"I was murdering 21-year-olds, 25-year-olds when I was 11 and 12," Jibbs recalls with a laugh. "That's how people knew me in the hood. They'd be like, 'You're so young, but you whupped him -- and he's supposed to be good.'"
Once Jibbs' demo started circulating among music industry insiders, the calls came. He was courted by several labels and started opening up for such superstars as Chris Brown, Bow Wow and Young Jeezy when they performed in the Lou. The impact was profound. "It motivated me even more when I saw that people really liked my music," says Jibbs, whose music has the catchiness of Nelly and the lyrical acumen of T.I. "I got a better response than I thought I would."
Now signed to IGA's Geffen Records (home to Snoop Dogg, Slim Thug, Common, Pharrell, Mos Def, Mary J. Blige) and riding the success of his new single "Chain Hang Low", the teen rapper is set to change the game with the release of his dynamic debut album, Jibbs feat. Jibbs. He came up with the title as a nod to his musical diversity. "Every song on the album doesn't sound the same," he explains. "That's where the title Jibbs feat. Jibbs came from. No songs sound the same, but you'll always know it's me."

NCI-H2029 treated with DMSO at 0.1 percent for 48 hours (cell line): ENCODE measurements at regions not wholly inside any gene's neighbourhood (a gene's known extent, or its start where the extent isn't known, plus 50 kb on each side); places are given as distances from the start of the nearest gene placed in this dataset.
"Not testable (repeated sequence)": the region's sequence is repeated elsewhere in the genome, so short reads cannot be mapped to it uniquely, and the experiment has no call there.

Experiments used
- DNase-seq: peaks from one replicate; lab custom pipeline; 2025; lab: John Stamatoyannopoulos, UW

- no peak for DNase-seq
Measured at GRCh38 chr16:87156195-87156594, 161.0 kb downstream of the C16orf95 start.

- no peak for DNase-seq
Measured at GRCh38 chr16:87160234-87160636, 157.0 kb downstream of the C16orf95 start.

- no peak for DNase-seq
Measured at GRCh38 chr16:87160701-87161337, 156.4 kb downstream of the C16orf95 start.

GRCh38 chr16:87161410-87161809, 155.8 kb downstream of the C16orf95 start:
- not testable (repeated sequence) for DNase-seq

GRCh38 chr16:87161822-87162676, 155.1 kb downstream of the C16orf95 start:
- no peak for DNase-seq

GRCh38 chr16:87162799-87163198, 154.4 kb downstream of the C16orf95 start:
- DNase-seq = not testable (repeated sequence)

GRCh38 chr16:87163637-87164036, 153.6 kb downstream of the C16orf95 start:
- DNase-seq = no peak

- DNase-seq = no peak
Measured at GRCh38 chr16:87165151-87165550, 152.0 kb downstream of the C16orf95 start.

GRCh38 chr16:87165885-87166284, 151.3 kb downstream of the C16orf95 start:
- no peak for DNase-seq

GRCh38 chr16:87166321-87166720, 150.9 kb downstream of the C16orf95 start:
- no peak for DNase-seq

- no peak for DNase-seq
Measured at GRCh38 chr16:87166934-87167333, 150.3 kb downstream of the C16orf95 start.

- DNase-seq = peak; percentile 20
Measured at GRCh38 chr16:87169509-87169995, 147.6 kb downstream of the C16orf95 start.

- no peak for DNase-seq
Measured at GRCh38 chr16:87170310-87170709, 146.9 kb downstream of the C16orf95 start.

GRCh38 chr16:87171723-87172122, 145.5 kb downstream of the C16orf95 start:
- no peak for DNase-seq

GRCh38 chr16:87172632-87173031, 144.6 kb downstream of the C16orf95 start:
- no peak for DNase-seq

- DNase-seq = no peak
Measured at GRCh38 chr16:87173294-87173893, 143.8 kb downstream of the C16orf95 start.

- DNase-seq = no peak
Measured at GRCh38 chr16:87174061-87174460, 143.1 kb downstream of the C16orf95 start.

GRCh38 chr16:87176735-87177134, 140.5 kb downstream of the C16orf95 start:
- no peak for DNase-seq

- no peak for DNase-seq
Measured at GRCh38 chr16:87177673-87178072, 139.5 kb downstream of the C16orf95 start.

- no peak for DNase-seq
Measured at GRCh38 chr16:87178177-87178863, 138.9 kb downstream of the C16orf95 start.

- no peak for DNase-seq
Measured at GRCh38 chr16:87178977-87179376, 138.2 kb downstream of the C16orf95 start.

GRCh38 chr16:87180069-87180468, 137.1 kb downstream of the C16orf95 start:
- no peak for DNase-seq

With a sing-along chorus, clever braggadocio and a block-rocking beat, "Chain Hang Low" has become a street favorite. "Smile," a percolating collaboration with Fabo of D4L, introduces new dances to the world, while "Hood" showcases Jibbs' introspective side. Here, he challenges people to think before they do something that could lead to trouble.
Fortunately, Jibbs had the benefit of a strong family unit, one where his parents and all six of their children worked hard to constantly improve themselves and their surroundings - - making the family a success story in its own right. Indeed, Jibbs has two significant outlets to help steer him away from the traps that lure many ghetto youth into dead-end lives. His parents and older brothers were into music, and he and his three brothers were all boxers. In fact, Jibbs was such a good boxer that he became a two-time Golden Glove Champion, a remarkable accomplishment in the competitive boxing world. Despite his success in the ring, Jibbs was driven to be a rapper. "Music inspires me more," he says. "I feel that I'm better at music. I was real good at boxing, but I feel music is where my heart is. I love it so much that nothing can stop me from doing it."
Now, with the remarkably engaging Jibbs feat. Jibbs, set for release in September 2006, the teen rapper is ready to establish himself as a trendsetting artist. "I want to bring some new flavor to the game as a youngster in the business," he says. "I want to change it up a little bit. I also want to show teenagers that they can make it, just like I did. I came from the hood just like they did and I made it better."